[Mike Johnson] Hadas, thank you so much for joining us. It was so amazing to sit down and have this conversation. I love the stories that you shared. I loved just your outlook. It was just such a joy to have the conversation with you. I also really liked the fact that you took that negative experience of that sales presentation, and rather than just going and raging out on LinkedIn, which is what a lot of people do, you turned it into a positive. You turned it into something that’s genuinely helpful and then shared it here with our audience, which is also awesome. So, thank you so much for coming on the show. Absolutely delightful to get the opportunity to sit down and talk with you. Thank you for joining us.

[David Spark] All right, Hadas, you get the final word, and I will also ask, are you hiring.

[Hadas Cassorla] Thank you, guys, both so very much. Also I’m no saint. I have raved on LinkedIn.


[Hadas Cassorla] I am hiring. I’m currently hiring a security engineering manager, and that is the only role I’m hiring for right now. But I am hiring. And you can go to M1 jobs in the Google machine, and you will find the security engineering manager role.

[David Spark] It is just the letter M and the number 1. That’s how it’s spelled.

[Hadas Cassorla] That is correct. I would like to plug taking an improv class. I think that it is amazing. It’s a great way to learn how to communicate.

[David Spark] Where did you study improv yourself?

[Hadas Cassorla] I started at Company Sports in Portland, but I’ve taken improv classes actually around the world. I’ve played improv at a lot of different places. It’s made me a better person because it teaches you how to have empathy, and I think that that is one of the best ways to boost your career and get into the executive suite – be a better person. [Laughs]

[David Spark] The most popular article that I have written in my entire life is entitled “Improv Sucks,” believe it or not. And I wrote about it when… Because I was a writer for Second City in Chicago many years ago. I came in not having taken improv classes. I had a background in standup. I was also doing corporate entertainment. This was actually soon after I quit that job, Mike. Very soon after I quit. And I got responses to that article… By the way, if you search “Improv Sucks,” it’s my most…best Googled article I’ve ever written. I think it’s like the second search result, and it’s over 20-some odd years old. It’s so old, this article. But I got responses all the way from, “You’re a genius,” to, “You’re a complete idiot,” and everything in between. Which I think that’s the perfect article to write. Half the people hate you, half the people love you. There you go.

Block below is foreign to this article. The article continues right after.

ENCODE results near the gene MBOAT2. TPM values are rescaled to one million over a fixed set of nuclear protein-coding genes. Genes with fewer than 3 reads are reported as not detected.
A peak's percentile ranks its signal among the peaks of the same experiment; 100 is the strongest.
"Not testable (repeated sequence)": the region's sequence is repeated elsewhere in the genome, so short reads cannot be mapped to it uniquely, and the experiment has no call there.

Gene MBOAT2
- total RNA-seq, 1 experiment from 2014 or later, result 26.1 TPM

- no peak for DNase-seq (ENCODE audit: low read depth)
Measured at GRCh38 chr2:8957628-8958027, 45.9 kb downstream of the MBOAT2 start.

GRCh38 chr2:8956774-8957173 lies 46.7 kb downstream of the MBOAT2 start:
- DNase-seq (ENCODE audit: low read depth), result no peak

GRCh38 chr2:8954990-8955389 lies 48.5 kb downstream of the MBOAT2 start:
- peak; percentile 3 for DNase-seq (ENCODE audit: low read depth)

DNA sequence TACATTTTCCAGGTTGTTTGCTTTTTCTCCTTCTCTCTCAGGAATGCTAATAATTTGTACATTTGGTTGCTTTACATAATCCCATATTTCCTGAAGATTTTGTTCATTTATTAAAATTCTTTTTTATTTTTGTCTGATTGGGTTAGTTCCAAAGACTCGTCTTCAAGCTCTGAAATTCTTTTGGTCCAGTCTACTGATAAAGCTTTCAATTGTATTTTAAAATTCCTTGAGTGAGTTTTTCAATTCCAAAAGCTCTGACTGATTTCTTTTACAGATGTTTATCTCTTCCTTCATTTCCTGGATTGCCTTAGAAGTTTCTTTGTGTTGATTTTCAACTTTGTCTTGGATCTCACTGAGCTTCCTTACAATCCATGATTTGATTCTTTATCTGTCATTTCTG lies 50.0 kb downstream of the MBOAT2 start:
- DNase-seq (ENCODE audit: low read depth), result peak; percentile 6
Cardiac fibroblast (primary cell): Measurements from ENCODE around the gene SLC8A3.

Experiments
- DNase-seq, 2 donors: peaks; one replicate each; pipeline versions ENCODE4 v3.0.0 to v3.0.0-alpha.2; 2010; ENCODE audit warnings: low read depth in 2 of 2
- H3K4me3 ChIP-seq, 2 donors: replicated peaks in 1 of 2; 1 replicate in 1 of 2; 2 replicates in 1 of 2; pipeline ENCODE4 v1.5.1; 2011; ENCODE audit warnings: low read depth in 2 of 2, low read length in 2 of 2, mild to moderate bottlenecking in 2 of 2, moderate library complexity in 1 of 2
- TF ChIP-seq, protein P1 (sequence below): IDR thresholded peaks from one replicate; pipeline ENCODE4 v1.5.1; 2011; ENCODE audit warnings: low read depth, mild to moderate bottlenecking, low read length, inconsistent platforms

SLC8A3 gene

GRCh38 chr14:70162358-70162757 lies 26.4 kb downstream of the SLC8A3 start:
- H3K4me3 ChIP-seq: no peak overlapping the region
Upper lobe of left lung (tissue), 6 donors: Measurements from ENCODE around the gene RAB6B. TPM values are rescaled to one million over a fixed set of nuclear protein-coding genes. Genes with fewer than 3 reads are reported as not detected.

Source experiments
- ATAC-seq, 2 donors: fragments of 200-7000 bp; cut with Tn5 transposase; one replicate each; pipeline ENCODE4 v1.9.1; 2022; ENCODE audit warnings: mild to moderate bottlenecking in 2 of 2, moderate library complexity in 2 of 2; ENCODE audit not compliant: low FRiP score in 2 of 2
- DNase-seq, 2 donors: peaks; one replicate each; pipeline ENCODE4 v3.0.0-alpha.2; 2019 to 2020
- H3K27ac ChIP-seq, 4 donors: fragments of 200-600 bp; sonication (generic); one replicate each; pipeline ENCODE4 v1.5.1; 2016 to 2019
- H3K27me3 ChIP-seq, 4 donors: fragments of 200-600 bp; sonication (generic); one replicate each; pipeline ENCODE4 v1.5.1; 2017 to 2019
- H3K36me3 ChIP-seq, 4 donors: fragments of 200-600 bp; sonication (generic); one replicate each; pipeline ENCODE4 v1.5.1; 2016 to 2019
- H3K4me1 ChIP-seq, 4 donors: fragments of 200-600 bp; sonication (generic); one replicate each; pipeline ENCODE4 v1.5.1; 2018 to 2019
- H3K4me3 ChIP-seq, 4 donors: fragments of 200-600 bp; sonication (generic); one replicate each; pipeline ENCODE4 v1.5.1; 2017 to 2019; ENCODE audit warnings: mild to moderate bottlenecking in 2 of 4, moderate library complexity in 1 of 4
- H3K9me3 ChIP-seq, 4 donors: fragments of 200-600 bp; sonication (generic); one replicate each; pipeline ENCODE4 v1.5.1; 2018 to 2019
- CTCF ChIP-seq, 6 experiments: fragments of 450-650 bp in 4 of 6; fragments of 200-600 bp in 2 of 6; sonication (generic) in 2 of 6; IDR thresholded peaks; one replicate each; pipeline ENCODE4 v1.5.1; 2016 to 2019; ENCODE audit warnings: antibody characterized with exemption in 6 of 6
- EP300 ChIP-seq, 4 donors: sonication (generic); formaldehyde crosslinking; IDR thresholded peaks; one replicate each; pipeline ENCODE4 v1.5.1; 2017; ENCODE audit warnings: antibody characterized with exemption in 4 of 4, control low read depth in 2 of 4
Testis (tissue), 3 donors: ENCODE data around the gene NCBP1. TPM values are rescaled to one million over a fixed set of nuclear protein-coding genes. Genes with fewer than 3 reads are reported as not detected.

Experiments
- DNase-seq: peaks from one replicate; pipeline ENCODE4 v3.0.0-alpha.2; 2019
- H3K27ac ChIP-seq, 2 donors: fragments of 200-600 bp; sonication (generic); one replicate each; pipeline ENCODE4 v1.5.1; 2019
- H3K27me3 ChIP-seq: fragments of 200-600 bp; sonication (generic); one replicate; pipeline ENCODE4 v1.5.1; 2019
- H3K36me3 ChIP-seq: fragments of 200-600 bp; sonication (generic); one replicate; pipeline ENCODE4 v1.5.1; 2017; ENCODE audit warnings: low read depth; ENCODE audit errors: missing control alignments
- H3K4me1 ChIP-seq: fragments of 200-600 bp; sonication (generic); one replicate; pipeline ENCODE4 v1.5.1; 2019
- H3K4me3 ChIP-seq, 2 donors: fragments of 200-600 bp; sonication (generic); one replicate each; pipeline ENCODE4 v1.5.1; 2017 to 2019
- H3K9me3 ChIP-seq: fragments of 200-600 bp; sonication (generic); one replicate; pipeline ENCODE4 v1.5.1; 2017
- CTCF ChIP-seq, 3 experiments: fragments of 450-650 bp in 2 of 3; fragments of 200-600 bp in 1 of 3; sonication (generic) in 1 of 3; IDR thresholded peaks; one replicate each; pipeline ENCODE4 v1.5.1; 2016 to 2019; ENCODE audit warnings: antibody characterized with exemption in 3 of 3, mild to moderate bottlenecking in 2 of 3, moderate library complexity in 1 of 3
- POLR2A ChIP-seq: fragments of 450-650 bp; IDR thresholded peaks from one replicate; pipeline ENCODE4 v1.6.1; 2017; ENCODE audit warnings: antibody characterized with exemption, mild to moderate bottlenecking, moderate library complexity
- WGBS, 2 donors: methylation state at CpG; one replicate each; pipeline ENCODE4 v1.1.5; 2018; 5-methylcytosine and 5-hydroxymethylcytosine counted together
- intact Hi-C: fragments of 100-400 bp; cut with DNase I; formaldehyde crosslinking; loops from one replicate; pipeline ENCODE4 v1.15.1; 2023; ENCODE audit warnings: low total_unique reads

[Hadas Cassorla] And half the people are like, “Well, I read it.”

[David Spark] Yeah, there you go.


[David Spark] You can’t have three halves by the way. That’s one of those producers’ scenarios.

[Hadas Cassorla] I’ve heard it both ways.


[David Spark] Anyways. But that’s when I was young and stupid and thought I knew everything, which often we run into that problem when you’re young. You think you know everything, and now I’m old and know way less than I knew or thought I knew back then.

[Hadas Cassorla] I know that you don’t not love improv now because you use it on Fridays very frequently in the CISO jam.

[David Spark] Yes, I am a big fan of it. I also sort of had a business partner who was very much into improv and actually… He’s extremely, extremely well known internationally for his improv knowledge, so I have great appreciate for it now. The problem is… And I used to do a joke about this when I was on stage. The problem is how bad I am at improv. Actually if you do a search on YouTube, you will see a bit of me talking about how… If you just do David Spark, I suck at improv, you’ll find this bit. Well, one of the core jokes I used to say is that to be good at improv you have to do characters, and my range of characters is I can do everything from Dave all the way to David. That’s about it.


[Hadas Cassorla] That’s at least two.

[David Spark] That’s at least two. There you go.


[David Spark] All right. Hadas, thank you so much. You have been a…

[Hadas Cassorla] Thank you.

[David Spark] ..spectacular pleasure. We want you back.

[Hadas Cassorla] Okay.

[David Spark] Thank you very much. Mike, as always, you were, eh, good enough.

[Mike Johnson] I’m here. I’m here.

[David Spark] You were just good enough. You weren’t the sparkle that Hadas was.

[Hadas Cassorla] Do you guys need counseling?


[David Spark] Like an old married couple, just bickering.


[Mike Johnson] David, thank you for being here, too.

[David Spark] Oh, thank you. Thank you, Mike. All right. Hadas, thank you. Mike, thank you. Thank to our sponsor, Keyavi, everyone. We’ll see you on the next show. Send in some more “what’s worse” scenarios. We need Mike stumped more. Good job, Nir, this time.

[Voiceover] That wraps up another episode. If you haven’t subscribed to the podcast, please do. We have lots more shows on our website, Please join us on Fridays for our live shows – Super Cyber Friday, our virtual meet up, and Cyber Security Headlines – Week in Review. This show thrives on your input. Go to the participate menu on our site for plenty of ways to get involved, including recording a question or a comment for the show. If you’re interested in sponsoring the podcast, contact David Spark directly at Thanks for listening to the CISO Series Podcast.